K9 Corner, June 6

Published 8:35 am Tuesday, June 6, 2017


“I’m getting a new pup,” a caller said, “Should I get a male or a female?”

This has been a favorite question over the years, and even I have asked it. In the beginning, the breeder persuaded me to buy a female, although I had asked for a male. It turned out that she had buyers for all her males but none for the lone female, so I, a “never owned a dog before” buyer, capitulated to the sales talk and never, ever regretted the purchase.

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Because of the success of the first purchase, my second, third, fourth and fifth dogs were all females.  Then came my sixth animal and that breeder persuaded me to buy a male to blend into the all-female established pack. It worked and, again, I have not regretted the choice of gender.

That is one of the criteria I now use when looking for a replacement: What does my current pack consist of?  Another question I ask is: what do I plan to use the animal for a companion? A demonstration dog? A competitive dog? Dogs enjoy being occupied, having something to do, so they need some structure to their lives. It is all right to let the animal exercise itself in the backyard, but when you get home, you should work with it, either by training or playing games.  

Either gender can be used as a companion, or as a therapy dog sharing its love and attention to other humans, or in competition. However, some owners feel that a female grows up quicker and is easier to train. Other people like the size and shape of the male of the breed over the female. Usually the male is larger boned, heavier in the neck and shoulders and has a more dominant personality.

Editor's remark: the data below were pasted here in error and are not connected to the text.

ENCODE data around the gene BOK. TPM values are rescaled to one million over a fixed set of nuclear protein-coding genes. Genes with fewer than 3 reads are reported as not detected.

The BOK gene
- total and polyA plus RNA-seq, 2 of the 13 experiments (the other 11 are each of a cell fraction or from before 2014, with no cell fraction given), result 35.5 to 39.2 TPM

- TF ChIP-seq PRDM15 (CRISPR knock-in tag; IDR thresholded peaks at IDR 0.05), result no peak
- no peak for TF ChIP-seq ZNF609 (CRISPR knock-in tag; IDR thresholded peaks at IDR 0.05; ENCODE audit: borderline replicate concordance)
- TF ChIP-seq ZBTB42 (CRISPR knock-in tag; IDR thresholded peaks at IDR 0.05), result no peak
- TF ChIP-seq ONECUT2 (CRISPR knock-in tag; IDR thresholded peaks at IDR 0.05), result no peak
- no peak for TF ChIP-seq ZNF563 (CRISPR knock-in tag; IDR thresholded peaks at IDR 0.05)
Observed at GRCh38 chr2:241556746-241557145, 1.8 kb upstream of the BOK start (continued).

Because of the hormone testosterone, an element of aggression might by a factor — although my male backs down from the rest of the pack members and tries to appease them when they tell him to “get lost.”

Altering pups also make a difference in their desirability as a house pet. Males are less likely to mark the furniture, females do not go into season, but an altered animal may not be shown in the conformation (breed) ring. Therefore, the operation may need to be postponed for a while if you plan to try for a championship title.

All dogs used for service for the physically challenged are either spayed or neutered. Also, altering does not change the basic personality, so an aggressive, dominant puppy will still need socialization and obedience training in order to make it a more pleasurable house dog.

So my answer to the question is that the decision is up to the individual owner, the family and the lifestyle of the home the pup is entering. There are books in the library that cover the personality, grooming requirements, and need for exercise of a number of breeds, these also should be studied.